Locally led impact networks, such as Invest in Africa, Kenya (IIA Kenya), play a critical role in strengthening business ecosystems by bringing their members together to address complex systemic challenges. They have the potential to deliver significant impact by aligning key actors who are committed to strengthening financial systems and resources, and increasing the income generating opportunities needed to improve the lives of people living in extreme poverty in rural sub-Saharan Africa. This case study shows how the IIA Kenya team have applied a networks approach to deepen member engagement and accelerate their impact.

“The networks approach has been instrumental in providing a laser sharp awareness of the role of each of the network members, to put them at the forefront of the network and give them the opportunity to deliver value from their areas of strength.” Terry Kinyua, Acting Country Manager and Chief Operations Officer IIA Kenya

Listen to the interview with Creative Metier’s East Africa Networks Lead, Fiona Nyong’o and Invest in Africa, Kenya’s Chief Operations Officer and Acting Country Manager, Terry Kinyua discussing the impact of using the networks approach.

Setting the Context

International companies are often keen to engage services from small and medium enterprises (SMEs) and smaller businesses in the countries they operate in. Local firms seeking to build their market are looking for opportunities to bid for tenders, but it is difficult for them to know how to access opportunities. Each party may be invisible to the other.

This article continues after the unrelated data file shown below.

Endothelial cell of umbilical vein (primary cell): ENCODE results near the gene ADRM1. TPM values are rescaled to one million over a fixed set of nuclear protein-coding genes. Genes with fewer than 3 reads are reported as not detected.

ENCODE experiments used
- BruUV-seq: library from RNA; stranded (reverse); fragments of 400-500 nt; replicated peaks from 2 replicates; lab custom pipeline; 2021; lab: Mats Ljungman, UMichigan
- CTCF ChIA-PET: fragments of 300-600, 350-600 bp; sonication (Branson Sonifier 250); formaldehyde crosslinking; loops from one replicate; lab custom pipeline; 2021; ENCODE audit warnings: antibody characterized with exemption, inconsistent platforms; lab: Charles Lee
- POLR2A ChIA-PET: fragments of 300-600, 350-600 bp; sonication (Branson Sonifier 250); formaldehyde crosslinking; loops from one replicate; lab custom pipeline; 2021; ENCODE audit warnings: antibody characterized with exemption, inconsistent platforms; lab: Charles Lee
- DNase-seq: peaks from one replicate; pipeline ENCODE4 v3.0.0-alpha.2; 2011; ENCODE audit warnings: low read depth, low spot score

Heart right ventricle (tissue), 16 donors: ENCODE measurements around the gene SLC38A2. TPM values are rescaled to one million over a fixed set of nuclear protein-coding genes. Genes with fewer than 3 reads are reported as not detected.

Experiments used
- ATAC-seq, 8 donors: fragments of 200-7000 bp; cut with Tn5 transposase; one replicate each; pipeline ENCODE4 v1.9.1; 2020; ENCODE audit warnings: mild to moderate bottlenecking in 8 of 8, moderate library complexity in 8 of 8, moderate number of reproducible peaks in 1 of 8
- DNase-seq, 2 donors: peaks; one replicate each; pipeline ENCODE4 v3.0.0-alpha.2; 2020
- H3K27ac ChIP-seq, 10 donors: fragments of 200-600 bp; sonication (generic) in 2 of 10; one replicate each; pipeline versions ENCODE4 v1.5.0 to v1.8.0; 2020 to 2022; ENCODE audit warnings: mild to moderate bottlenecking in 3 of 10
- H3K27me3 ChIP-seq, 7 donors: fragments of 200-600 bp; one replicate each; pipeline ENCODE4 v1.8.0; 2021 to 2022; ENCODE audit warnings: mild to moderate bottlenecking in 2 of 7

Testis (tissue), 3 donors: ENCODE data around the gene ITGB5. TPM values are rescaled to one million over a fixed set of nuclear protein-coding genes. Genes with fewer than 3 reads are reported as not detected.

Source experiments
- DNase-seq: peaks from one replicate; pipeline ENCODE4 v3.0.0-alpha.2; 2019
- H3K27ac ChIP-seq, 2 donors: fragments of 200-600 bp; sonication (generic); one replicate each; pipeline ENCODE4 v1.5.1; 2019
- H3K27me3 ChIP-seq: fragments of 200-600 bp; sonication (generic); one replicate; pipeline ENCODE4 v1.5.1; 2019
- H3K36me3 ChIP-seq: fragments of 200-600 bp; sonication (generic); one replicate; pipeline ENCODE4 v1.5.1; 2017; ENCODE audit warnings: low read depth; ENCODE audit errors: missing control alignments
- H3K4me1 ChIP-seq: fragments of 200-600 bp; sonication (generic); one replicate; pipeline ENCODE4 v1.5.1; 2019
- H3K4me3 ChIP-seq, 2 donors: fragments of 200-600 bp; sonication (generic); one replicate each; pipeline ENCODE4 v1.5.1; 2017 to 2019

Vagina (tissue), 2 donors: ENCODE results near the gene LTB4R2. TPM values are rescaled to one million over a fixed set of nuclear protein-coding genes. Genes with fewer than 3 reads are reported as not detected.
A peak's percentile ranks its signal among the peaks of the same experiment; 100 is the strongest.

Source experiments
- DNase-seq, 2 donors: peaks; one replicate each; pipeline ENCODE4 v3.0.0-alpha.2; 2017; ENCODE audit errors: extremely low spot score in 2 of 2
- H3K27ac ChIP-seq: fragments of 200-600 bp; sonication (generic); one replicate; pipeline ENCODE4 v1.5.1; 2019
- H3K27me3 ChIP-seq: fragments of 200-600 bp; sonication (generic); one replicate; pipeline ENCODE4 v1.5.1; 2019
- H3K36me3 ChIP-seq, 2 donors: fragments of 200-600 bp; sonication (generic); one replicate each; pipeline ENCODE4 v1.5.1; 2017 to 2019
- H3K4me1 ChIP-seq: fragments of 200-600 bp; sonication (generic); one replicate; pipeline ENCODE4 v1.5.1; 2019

IIA Kenya was established in 2015, based on the IIA model first established in Ghana, to enable trade between large companies, SMEs and small and growing businesses (SGBs) by providing better access to markets, enhancing skills and improving access to finance. IIA Kenya connects multinationals and larger businesses to credible local suppliers (SMEs) through their procurement platform biashara.now

Introducing a Networks Approach

In 2019-21, Creative Metier worked with six membership networks in East Africa to explore their potential and to test the Converge networks approach, adapting it to the local context in Kenya and Uganda. This case study documents the journey of IIA Kenya through the initial research phase and our subsequent work together.

At the start of our work IIA Kenya saw themselves as a service provider, with themselves at the centre reaching out to each separate stakeholder and member. Our work together led to a mindset shift to view their stakeholders as a network, aligned with the vision of IIA, each playing their part in creating a sustainable ecosystem for entrepreneurs and larger SMEs. New synergies and opportunities emerged by looking at stakeholders and members as aligned partners and collaborators within the same system.

When we started work with IIA Kenya in 2019 there were +1,000 SMEs and SGBs registered on biashara.now. Today membership stands at +5,000 members. IIA Kenya operates as a diverse network of multinationals, large local corporates, local SGBs and development finance institutions, rallying around a common mission to empower SGBs to create positive impact, particularly job creation.

Deepening and Leveraging Member Engagement

There was immediate impact:

  • IIA Kenya had spent two years looking for funding to support training for their members. Using the stakeholder mapping exercise introduced during the research the team identified a partner, a local bank foundation. IIA Kenya connected their entrepreneurs to the foundation who trained 500 businesses within two months, at no cost to IIA Kenya and without IIA Kenya’s direct involvement.